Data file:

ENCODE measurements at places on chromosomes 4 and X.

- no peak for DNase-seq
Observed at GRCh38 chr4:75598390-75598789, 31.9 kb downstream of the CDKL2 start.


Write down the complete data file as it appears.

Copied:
ENCODE measurements at places on chromosomes 4 and X.

- no peak for DNase-seq
Observed at GRCh38 chr4:75598390-75598789, 31.9 kb downstream of the CDKL2 start.